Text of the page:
21 March 2012

Down The Garden Path In The Garden State

New Jersey, particularly in its largest cities, has long had a reputation for corrupt administration.  So it's no surprise that its school boards can teach mobsters a thing or to about lining their pockets.

One of the most egregious examples of such a board is the one in Elizabeth, the state's fourth-largest city.  The arrest of the the school board's president didn't surprise very many people.  Neither did the subpoena of a senior board member or, for that matter, the hiring of friends and relatives of school officials, much less the cheating that allowed the kids of said officials to get free lunches.  Or much of anything else that was revealed by the federal, state and county investigations after The Star-Ledger, the state's largest newspaper (and, to their credit, one of the few in this country that still does anything like investigative journalism), reported on the corruption.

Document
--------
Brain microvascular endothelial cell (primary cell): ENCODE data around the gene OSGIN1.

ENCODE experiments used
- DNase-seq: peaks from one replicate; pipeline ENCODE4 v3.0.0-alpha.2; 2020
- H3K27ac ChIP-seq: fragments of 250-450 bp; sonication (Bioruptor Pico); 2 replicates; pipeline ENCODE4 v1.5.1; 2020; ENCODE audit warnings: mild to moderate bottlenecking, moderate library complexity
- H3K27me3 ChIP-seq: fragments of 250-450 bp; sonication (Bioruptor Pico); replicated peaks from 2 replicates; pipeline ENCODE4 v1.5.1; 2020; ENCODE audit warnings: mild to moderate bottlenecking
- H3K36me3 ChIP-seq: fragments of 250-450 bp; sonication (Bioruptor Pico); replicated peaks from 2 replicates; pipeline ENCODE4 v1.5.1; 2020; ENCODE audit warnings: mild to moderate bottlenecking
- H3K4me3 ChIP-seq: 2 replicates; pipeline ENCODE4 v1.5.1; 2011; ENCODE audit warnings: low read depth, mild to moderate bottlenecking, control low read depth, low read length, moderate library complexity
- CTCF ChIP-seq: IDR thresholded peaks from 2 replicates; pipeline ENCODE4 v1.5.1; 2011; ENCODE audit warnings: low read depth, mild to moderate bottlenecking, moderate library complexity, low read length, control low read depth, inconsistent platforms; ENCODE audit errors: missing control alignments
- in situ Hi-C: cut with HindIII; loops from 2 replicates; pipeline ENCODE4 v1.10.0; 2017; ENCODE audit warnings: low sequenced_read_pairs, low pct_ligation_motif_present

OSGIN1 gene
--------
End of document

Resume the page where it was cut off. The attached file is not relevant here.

Perhaps the least surprising thing of all was that an internal report said there was no evidence of nepotism, shakedowns and patronage.  Uh-huh, and the American Bar Association finds no misreporting of placement and salary statistics in the schools it accredits.  And George Lincoln Rockwell could find no evidence of racism or anti-Semitism. 

And the $500,000 paid to former State Supreme Court Justice Gary Stein for his work on the "investigation" did nothing to influence the content of that report.  Having spent more than a decade of my life in the Garden State, I absolutely believe him, just as I believe no election fraud was committed in 2000.  And, yes, a single bullet killed JFK.

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